Official proclamations from City Hall are usually pretty stiff and stuffy. But not the one New York City Mayor Michael Bloomberg presented to the St. Regis Hotel in honor of the 75th anniversary of the introduction of the Bloody Mary to New York City. The St. Regis—whose King Cole Bar is celebrating the famous drink through a variety of guest recipes through the month of October—has hung the document in one of its windows for all to see. I don't know if it was meant to be funny and tongue-in-cheek, but it is:
"After a long night in the city that never sleeps, many New Yorkers turn to the ultimate Sunday morning cure-all: The Bloody Mary. While the origins of its name are unclear, there is no disputing that this popular culture here at the St. Regis Hotel. And to on this day, the City of New York is proud to join this landmark institution in celebrating the 75th anniversary the birth of the Bloody Mary.
"Bartender Fernand Petiot invented the drink when he was working at the upscale King Cole Bar in the St. Regis New York. The original recipe he uses while working in Paris contained vodka and tomato juice. But on a fateful day in 1934, Petiot spiced up his drink with salt, pepper, lemon juice and Worcestershire sauce. The rest, as they say, is history, and the drink quickly became the signature cocktail of the King Cole Bar. Christened the Red Snapper (since Bloody Mary seemed too vulgar for the clientele at the time) it has become a mainstay on the menus of restaurants and bars throughout the five boroughs and far beyond.....
"I am proud to joing the St. Regis New York, the King Cole Bar, and countless New Yorkers in raising a highball glass to this iconic cocktail. Cheer!"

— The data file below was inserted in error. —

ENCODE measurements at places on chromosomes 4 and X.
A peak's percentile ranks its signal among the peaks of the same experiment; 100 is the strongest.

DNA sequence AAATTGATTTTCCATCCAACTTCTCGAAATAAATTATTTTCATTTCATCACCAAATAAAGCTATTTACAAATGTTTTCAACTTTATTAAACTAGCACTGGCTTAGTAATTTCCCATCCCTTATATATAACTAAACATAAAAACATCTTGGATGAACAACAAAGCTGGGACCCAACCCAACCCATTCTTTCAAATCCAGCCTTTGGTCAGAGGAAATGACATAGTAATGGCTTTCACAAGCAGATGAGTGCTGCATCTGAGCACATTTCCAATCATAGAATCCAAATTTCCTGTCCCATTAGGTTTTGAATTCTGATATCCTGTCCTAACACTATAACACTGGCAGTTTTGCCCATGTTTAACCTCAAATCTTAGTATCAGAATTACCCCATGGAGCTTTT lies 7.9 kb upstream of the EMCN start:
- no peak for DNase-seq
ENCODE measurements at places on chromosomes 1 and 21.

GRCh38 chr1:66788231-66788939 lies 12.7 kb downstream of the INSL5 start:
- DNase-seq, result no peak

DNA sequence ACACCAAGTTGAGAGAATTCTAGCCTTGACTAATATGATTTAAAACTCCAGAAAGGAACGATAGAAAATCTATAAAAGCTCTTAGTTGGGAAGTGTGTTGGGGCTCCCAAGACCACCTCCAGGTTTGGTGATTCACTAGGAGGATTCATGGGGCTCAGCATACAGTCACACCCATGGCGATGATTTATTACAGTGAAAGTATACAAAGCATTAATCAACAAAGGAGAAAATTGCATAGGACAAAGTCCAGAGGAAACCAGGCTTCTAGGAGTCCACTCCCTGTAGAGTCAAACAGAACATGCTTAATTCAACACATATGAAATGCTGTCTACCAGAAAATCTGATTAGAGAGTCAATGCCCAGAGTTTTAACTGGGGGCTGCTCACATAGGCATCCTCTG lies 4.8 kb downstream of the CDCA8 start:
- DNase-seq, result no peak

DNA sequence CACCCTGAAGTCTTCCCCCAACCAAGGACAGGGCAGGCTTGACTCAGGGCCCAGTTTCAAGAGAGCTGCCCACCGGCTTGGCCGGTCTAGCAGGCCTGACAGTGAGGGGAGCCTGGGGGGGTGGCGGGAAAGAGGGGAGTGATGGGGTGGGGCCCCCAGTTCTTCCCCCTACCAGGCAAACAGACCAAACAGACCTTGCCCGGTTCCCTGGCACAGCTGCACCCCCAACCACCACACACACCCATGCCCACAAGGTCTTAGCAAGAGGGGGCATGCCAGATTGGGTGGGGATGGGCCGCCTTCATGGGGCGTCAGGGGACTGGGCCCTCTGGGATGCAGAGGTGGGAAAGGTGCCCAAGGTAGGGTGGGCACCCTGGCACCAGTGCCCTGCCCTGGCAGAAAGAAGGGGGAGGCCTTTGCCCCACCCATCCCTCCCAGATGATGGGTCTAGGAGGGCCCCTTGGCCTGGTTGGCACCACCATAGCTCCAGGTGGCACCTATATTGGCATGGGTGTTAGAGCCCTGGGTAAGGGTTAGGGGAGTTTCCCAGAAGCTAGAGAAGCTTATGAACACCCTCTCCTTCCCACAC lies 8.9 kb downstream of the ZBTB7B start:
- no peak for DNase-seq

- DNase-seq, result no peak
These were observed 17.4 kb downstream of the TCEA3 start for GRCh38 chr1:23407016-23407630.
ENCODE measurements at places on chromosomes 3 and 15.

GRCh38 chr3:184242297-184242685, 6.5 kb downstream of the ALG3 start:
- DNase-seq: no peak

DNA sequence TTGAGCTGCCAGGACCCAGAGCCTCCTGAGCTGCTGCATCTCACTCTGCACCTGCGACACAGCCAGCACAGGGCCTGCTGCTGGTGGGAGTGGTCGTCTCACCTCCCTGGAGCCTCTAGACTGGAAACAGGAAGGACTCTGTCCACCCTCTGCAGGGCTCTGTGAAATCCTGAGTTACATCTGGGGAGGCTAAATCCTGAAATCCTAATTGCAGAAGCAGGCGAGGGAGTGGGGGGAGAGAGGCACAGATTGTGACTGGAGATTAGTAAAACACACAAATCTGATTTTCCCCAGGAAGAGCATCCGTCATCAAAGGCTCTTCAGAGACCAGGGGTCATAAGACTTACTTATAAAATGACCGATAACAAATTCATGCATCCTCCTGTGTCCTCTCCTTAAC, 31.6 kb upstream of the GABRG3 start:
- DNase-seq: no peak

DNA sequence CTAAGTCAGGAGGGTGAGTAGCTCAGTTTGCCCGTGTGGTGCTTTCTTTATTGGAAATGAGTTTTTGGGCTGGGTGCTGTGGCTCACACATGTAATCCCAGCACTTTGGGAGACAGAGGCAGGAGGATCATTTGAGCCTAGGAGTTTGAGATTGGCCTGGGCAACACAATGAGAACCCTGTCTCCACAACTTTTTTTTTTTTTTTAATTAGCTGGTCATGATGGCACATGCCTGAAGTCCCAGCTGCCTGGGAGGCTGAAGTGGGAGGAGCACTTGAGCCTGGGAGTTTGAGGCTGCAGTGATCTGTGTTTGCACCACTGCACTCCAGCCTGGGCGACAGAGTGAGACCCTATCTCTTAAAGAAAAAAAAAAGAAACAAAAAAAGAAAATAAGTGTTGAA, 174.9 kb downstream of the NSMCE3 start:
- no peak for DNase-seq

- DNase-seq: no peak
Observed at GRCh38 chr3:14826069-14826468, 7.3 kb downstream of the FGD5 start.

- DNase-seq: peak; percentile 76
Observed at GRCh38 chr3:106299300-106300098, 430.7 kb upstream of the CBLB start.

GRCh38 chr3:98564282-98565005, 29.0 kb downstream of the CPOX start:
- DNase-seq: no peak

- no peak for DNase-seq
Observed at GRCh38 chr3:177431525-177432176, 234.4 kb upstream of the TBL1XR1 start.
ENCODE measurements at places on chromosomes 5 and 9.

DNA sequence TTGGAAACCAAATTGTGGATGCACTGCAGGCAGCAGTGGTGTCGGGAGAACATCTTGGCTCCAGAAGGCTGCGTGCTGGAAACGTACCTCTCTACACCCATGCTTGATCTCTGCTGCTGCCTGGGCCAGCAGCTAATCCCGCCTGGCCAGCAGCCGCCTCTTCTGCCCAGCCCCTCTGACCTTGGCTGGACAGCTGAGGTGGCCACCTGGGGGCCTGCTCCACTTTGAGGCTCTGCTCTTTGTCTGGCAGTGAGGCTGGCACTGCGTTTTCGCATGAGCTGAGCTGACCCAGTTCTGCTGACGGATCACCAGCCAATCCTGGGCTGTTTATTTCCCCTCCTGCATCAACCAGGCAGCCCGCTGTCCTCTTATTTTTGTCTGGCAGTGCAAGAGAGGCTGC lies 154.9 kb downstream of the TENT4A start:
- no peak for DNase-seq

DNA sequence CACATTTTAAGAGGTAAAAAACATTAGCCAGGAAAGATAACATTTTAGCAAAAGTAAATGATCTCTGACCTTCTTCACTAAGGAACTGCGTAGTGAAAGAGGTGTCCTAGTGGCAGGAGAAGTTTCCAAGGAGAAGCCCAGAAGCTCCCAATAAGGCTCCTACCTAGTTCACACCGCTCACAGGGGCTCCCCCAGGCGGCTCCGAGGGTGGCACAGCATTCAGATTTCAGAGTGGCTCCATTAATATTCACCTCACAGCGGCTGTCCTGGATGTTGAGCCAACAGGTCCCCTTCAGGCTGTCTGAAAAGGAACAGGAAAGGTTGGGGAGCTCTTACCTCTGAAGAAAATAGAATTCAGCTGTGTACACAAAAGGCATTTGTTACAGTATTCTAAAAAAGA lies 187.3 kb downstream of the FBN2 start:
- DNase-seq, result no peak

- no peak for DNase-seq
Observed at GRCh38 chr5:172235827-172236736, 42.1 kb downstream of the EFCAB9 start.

Such pomp! Such circumstance! All for a cocktail! I love that a Mayoral Proclamation is encouraging drinking and actually includes the word "highball."
To honor the anniversary, the St. Regis invited bartenders from elsewhere to provide their spin on the Bloody Mary. There are 15 different kinds on offer through the end of October, along with a few that require 24 hours advance notice, as if they were a soufflé or something. These include concoctions by Alain Ducasse, which involves homemade bouillabaisse; and Wylie Dufresne, which features clear “Bloody Mary consommé,” horseradish-infused vodka and celery bitters, and then carbonates the results with a CO2 tank. Sheesh!
Among the readily available Bloody Marys are inventions by such people and restaurants as Dale DeGroff, the Palm, Back Forty, Blue Smoke, Charlie Palmer, Prune, and The Spotted PIg. 15 different Bloody Mary mixes are a tall order for any bartender. And, sure enough, the day I dropped by, a weekday, only five of the 15 were available. The bartender advised coming on the weekend, when all 15 would likely be on tap. Among the five, I tried the Landmark, which is composed of tomato sauce, black pepper, horseradish, Worcestershire sauce, lemon juice, olive juice, Frank's Red Hot Sauce, ketchup and stout beer. 'Twas good.
I hope to get back and try the Ducasse, just because the idea of having to order a cocktail a day in advance is just too...well, you're just not confronted with that situation often, are you?